Duke, Wake Forest close out regular season with rare high stakes

For first time, the Deacons and Blue Devils are both bowl-bound as they meet

Quarterback Riley Leonard and Duke will try and establish themselves as one of the top bowl-eligible teams in the ACC when they host Wake Forest on Saturday. (Matt Kelley / AP Photo/)

History will be made at Wallace Wade Stadium on Saturday when Wake Forest and Duke conclude their regular seasons against each other. Both teams enter with identical 7-4 records and are each headed to a bowl game.

This is the first time Duke and Wake have played when both teams are bowl eligible. It’s also the first time each team has at least six wins — let alone seven — when they take the field to face off. The closest they’ve come in series history was 2018, when Wake beat 7-4 Duke, 59-7 in Durham, to get its sixth win and become bowl eligible.

The previous year, 2017, Duke pulled the same trick in Winston-Salem, beating the 7-4 Demon Deacons to get their ticket to a bowl with a sixth win.

Both teams have the same record, but Duke and Wake likely don’t feel the same way about their 7-4 marks. The Blue Devils have already recorded their most wins in a season since 2018, emerging as one of the ACC’s surprise teams in head coach Mike Elko’s first season.

The Blue Devils are led by dual-threat quarterback Riley Leonard and a much-improved defense. Duke had a three-game winning streak snapped when a fourth quarter comeback fell just short in a 28-26 loss at Pitt.

The offense, which has topped 30 points seven times in 11 games, had a rare off night in Pittsburgh.

“Obviously, very disappointed with how we played offensively through three quarters,” Elko said. “We really struggled to establish the line of scrimmage and we couldn’t get the run game going. We were very inconsistent in the throw game. We turned the football over and special teams-wise we had some critical mistakes in the return game that really hurt us.”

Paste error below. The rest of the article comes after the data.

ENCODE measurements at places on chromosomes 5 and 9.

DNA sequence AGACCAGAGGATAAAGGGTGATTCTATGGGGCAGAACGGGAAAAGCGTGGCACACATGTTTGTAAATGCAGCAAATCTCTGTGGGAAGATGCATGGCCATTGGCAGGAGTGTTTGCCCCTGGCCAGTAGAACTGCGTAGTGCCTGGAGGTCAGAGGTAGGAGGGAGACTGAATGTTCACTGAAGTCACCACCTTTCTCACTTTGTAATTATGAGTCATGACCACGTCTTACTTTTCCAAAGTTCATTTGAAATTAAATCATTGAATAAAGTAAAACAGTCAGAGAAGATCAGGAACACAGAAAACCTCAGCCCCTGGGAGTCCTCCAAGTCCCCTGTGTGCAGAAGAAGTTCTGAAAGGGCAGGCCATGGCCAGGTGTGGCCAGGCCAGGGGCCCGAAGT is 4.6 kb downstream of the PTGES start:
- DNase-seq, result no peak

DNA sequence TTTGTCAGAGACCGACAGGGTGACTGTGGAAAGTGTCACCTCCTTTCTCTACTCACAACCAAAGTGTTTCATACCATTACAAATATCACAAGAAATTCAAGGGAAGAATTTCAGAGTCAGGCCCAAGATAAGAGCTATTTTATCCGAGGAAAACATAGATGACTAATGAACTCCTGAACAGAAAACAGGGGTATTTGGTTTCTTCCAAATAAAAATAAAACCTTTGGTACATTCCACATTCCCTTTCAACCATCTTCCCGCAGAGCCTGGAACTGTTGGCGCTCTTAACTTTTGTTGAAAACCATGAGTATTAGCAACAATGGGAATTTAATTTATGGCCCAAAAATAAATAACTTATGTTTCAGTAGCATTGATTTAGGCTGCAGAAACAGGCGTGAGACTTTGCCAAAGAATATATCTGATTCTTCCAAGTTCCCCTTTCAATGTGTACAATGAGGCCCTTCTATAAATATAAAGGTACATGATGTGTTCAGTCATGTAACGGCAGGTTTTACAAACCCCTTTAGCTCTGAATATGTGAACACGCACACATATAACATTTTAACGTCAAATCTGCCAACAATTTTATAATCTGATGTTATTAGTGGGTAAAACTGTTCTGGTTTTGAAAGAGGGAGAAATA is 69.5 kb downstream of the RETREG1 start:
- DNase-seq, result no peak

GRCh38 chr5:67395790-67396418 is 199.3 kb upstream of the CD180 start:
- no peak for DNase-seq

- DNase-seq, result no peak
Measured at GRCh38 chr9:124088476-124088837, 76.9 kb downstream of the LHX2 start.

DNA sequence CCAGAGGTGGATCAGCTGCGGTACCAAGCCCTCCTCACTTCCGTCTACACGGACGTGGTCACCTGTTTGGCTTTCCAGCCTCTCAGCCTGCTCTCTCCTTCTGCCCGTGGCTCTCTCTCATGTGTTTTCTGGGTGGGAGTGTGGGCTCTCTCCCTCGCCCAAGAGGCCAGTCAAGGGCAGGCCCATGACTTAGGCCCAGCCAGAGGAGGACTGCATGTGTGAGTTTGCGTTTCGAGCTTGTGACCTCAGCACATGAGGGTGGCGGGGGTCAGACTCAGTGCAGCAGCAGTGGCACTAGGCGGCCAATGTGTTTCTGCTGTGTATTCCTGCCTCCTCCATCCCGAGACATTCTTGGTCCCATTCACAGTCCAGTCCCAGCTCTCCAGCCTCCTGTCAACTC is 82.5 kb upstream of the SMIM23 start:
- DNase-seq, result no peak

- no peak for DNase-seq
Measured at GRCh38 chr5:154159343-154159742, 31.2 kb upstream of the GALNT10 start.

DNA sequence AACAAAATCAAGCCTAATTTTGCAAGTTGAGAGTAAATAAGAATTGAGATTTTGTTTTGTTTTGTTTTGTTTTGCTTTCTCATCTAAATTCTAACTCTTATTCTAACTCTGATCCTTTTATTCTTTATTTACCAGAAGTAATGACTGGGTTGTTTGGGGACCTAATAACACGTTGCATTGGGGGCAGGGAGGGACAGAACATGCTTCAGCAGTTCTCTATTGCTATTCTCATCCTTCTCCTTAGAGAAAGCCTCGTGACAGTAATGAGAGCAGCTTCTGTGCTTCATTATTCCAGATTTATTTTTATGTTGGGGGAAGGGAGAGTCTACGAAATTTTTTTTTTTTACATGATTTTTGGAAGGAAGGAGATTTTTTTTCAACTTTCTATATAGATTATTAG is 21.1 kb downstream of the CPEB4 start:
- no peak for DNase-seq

Duke took solace in the team’s comeback from down 14 in the fourth quarter, however.

“Credit to our kids because they don’t quit and they don’t stop,” Elko said. “They are resilient as heck.”

“It is kind of like our attitude,” defensive tackle DeWayne Carter said. “Like we have shown all year, we are never out of the fight 100 percent. No matter what time was left in the game, no matter what the circumstances are, you are never out of the fight. I think that we showed a lot of resiliency and continued to show who we have been all year.”

Wake Forest, meanwhile, entered the season as the defending ACC Atlantic Division champion and, as recently as Halloween weekend, the Deacs were in the top 10 of the AP poll. The team then hit a wall, losing three straight as Dave Clawson’s record-breaking offense suddenly became a turnover machine. Wake recovered with a 45-35 home win over Syracuse last weekend. After the Deacs scored 40 or more points five times in their first seven games, this was the first 40-point outing in their last four.

“The last couple of weeks have been tough,” Clawson said, “but we kept working, kept preparing. … We made more plays than them and the offense really got humming. In the second and third quarter there, to me, that was the offense that I kind of expected to see all year, and it was exciting to see us humming along like that.”

Was it a get-well game for quarterback Sam Hartman and the offense? He threw for 331 yards, his seventh game of 300-plus this season, and passed for four touchdowns, his fifth game with as many. Most importantly, however, was the zero in the interceptions column, his first since Oct. 8.

“Sam has been so good and so steady, especially the last two years, you kind of get spoiled and kind of expect it,” Clawson said.

Wake’s offensive rebirth may be slowed by injuries to a pair of receivers — Donavon Greene and Jahmal Banks both went down in the Syracuse game, and Clawson didn’t have an update after the game.

As big a concern may be the status of Wake’s secondary, which will have to defend Leonard and the Duke passing game.

“We don’t defend the ball in the air very well and we don’t defend deep balls well,” Clawson said. “We’re shorthanded in the secondary. We’ve been down Caelen Carson, who we felt going into the year was our best corner, Malik Mustapha, who is probably our best safety, and Coby Davis, who was our best nickel. That was a position that wasn’t a strength for us going into it. So that’s been one of our challenges all year. At that position you have to be able to cover people and make plays on the ball. We haven’t been able to do that all year.”

Both teams have plenty at stake on Saturday as each looks to close out their regular season with an eighth win to head into their bowl game with some momentum. And that’s something that’s never been said about this game before.